If you need a Naples probate attorney or a probate attorney anywhere in Florida, we can help. Call for a free consultation at 239-963-2897. Probate work makes up a large portion of our practice. We can handle estates large and small. Give us a call today to get started. Because of the volume of probate cases and our familiarity with the process, we often charge less than other attorneys. Call today to speak with an attorney.
Probate is the process of dealing with the assets and debts of a deceased person. While there are several forms of probate, the probate process generally includes:
- Establishing the validity of the will and getting it admitted into probate court.
- Appointing a personal representative.
- Making an inventory of the decedent’s assets.
- Handling all creditor claims.
- Disposing and distributing the assets of the decedent to his/her beneficiaries.
There are four different types of probate administration: formal administration, summary administration, ancillary administration, and disposition without administration. All of these types of administration have different qualifying standards. Consult with a Naples probate attorney today.
Formal administration is generally for estates valued at over $75k where the decedent passed less than two years ago or for any estate where the will dictated that probate would be done as formal administration. Sometimes it is wise to use formal probate administration even if the estate qualifies for a lesser administration. A good probate attorney is essential to the successful completion of formal administration.
Summary administration is a quicker process and is generally used for estates value at less than $75k or where the decedent passed more than two years prior. Summary administration can be for both residents and non-residents of Florida. Naples probate attorney Brantley Oakey can help you complete your summary administration quickly and easily.
Ancillary administration is needed for non-resident decedents whose domiciliary estate has already been probated the home state and who own property in Florida.
Disposition Without Administration
Disposition without administration is for estates with only personal property of little value. and the property is either (1) exempt under certain Florida laws; (2) exempt from the claims of creditors as part of the homestead under the Florida Constitution; or (3) worth no more than the sum of the amount of preferred funeral expenses and reasonable and necessary medical and hospital expenses of the last sixty days of the decedent’s last illness.
Call Naples Probate Attorney Brantley Oakey Today at 239-263-2897 For a Free Consultation or Fill Out Our Web Form, and We’ll Call You.
IS A PROBATE ATTORNEY NECESSARY TO PROBATE AN ESTATE?
Yes, most of the time. However, even in those cases where having an attorney is not required, it is still wise. The Florida probate rules are complex, and attempting to navigate them on your own will most definitely end up in significant delays and may possibly end up in further litigation, loss of assets from the decedent’s estate, etc.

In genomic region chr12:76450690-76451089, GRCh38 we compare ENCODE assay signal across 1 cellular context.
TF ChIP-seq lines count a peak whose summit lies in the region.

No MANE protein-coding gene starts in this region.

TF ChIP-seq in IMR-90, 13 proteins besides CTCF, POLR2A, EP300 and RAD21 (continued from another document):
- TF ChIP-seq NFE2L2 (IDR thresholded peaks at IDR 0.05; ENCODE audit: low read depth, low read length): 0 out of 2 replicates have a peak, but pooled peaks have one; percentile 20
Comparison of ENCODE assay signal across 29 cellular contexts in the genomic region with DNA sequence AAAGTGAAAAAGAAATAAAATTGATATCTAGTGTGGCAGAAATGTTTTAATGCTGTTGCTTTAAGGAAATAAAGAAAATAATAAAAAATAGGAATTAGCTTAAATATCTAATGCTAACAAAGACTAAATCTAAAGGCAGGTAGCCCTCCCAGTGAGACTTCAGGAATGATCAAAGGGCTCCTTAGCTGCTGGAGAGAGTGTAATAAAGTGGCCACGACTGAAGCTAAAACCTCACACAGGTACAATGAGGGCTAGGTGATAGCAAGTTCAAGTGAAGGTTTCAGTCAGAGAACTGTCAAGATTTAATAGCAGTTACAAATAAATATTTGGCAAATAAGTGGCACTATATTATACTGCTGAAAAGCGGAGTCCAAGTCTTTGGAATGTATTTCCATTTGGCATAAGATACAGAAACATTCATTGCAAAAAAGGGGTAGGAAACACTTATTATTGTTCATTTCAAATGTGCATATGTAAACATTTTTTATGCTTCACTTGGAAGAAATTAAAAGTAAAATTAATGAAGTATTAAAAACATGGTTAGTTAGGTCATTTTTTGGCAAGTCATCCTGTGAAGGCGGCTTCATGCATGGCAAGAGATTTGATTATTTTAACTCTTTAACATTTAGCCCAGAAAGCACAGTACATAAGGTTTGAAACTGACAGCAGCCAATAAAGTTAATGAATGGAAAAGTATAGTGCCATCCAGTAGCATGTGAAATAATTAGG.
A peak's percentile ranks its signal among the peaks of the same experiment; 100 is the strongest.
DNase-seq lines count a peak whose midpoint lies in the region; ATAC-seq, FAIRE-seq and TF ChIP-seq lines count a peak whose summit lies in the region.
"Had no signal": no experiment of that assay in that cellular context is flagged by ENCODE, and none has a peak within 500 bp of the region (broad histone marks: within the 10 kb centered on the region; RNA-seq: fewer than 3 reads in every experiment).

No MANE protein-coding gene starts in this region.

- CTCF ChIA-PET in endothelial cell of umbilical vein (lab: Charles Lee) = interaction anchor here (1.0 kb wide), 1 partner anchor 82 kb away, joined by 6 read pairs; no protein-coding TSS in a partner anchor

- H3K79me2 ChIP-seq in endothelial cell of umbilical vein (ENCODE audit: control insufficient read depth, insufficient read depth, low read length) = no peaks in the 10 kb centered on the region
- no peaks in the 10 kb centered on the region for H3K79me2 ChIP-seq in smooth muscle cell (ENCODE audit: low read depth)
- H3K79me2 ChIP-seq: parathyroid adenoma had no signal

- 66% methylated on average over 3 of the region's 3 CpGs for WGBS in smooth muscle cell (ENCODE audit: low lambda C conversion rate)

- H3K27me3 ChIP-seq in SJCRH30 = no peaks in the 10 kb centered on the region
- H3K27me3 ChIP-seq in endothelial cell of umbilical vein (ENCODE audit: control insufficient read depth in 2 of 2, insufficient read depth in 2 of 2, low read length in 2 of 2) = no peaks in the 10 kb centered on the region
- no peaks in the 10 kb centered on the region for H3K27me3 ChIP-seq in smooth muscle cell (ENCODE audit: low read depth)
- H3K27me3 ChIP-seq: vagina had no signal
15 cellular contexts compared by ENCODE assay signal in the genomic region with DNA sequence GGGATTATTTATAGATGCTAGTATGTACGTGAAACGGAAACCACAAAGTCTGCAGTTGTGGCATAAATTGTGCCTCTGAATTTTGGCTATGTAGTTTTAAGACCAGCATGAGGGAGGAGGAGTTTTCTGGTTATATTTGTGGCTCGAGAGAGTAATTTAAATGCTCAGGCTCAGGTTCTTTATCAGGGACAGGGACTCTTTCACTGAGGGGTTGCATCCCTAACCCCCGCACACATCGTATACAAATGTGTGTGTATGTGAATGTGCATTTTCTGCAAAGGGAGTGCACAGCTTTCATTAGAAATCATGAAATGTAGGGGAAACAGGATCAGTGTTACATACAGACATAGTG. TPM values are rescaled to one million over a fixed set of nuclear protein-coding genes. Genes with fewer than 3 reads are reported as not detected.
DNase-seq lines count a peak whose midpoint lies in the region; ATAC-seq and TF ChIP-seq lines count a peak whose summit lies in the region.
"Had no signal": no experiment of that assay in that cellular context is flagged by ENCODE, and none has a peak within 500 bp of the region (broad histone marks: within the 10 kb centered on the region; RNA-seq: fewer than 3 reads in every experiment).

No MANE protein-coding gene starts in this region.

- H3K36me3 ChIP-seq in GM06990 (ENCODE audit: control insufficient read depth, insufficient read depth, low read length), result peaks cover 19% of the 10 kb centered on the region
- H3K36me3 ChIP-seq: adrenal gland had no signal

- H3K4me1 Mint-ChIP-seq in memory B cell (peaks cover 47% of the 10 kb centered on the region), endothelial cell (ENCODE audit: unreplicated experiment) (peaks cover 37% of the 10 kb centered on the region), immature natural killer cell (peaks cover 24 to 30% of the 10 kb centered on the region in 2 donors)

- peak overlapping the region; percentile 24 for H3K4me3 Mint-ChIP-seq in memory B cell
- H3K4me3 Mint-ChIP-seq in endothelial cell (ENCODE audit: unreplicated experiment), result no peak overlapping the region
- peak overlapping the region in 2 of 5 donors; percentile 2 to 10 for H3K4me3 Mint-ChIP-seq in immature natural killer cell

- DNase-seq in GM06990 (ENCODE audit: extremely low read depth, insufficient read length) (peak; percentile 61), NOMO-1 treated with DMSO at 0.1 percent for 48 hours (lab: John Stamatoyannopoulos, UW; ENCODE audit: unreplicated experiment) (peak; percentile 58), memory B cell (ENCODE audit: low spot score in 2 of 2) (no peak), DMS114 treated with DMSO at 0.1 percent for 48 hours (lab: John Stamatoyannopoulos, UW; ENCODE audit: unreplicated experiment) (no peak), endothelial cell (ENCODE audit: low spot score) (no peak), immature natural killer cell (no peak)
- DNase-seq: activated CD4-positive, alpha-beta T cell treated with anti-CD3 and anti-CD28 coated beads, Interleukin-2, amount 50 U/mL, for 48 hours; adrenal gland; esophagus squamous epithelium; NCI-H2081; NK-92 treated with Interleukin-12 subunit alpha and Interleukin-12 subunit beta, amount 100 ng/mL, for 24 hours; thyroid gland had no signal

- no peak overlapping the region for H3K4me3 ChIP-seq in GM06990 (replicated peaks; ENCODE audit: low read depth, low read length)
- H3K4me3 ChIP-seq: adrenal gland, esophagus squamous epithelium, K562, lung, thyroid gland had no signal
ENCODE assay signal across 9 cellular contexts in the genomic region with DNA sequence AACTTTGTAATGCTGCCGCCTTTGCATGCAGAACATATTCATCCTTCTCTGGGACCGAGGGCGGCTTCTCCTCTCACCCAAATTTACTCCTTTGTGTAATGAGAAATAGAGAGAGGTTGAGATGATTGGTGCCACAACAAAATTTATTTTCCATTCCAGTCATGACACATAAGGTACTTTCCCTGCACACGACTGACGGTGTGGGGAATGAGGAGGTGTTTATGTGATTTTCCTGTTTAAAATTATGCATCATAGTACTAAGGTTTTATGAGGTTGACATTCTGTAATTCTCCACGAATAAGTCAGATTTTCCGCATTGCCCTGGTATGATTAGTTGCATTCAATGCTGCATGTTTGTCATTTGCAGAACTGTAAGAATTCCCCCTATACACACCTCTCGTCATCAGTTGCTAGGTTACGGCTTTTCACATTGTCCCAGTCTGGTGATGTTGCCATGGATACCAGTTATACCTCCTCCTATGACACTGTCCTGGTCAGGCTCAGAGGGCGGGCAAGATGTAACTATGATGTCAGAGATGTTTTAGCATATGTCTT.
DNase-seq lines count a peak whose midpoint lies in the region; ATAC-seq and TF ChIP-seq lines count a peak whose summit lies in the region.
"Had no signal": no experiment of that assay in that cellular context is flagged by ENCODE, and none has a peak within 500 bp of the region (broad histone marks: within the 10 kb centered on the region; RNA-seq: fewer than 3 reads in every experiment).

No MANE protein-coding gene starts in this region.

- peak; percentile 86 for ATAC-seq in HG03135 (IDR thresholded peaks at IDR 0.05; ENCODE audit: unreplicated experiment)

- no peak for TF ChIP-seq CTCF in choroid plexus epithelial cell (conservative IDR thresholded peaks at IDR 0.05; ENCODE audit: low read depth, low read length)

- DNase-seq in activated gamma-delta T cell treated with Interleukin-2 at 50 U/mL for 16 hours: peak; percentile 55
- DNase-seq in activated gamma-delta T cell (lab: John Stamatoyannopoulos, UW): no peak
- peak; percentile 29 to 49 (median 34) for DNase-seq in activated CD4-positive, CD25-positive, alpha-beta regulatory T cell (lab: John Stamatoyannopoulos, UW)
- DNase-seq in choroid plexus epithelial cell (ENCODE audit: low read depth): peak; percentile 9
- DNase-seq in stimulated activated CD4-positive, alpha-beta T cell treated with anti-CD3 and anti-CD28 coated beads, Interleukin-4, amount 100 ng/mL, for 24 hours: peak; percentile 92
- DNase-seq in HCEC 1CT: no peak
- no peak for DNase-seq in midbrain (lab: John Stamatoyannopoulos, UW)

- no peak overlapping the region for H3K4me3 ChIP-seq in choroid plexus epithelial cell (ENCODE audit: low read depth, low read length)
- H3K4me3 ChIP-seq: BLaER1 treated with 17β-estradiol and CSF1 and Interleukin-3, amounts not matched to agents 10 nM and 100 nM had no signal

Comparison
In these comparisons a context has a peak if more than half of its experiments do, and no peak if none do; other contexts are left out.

WHAT ARE PROBATE ASSETS?
Probate administration only applies to probate assets. Probate assets are those assets that the decedent owned in his or her sole name at death, or that were owned by the decedent and one or more co-owners and lacked a provision for automatic succession of ownership at death. Contact Naples probate attorney Brantley Oakey for more questions about which assets will need to be probated.
WHY IS PROBATE NECESSARY?
Probate is necessary to pass ownership of the decedent’s probate assets to the decedent’s beneficiaries. If the decedent left a valid will, unless the will is admitted to probate in the court, it will be ineffective to pass ownership of probate assets to the decedent’s beneficiaries. If the decedent had no will, probate is necessary to pass ownership of the decedent’s probate assets to those persons who are to receive them under Florida law.
Probate is also necessary to wind up the decedent’s financial affairs after his or her death. Administration of the decedent’s estate ensures that the decedent’s creditors are paid if certain procedures are correctly followed.
WHO CAN BE A PERSONAL REPRESENTATIVE?
The personal representative in the probate process can be an individual, or a bank or trust company, subject to certain restrictions.
To qualify to serve as a personal representative in the probate process, an individual must be either a Florida resident or, regardless of residence, a spouse, sibling, parent, child, or other close relative of the decedent. An individual who is not a legal resident of Florida, and who is not closely related to the decedent, cannot serve as a personal representative.
A trust company incorporated under the laws of Florida, or a bank or savings and loan authorized and qualified to exercise fiduciary powers in Florida, can serve as the personal representative. If you have any other questions about personal representatives, contact Naples probate attorney Brantley Oakey today.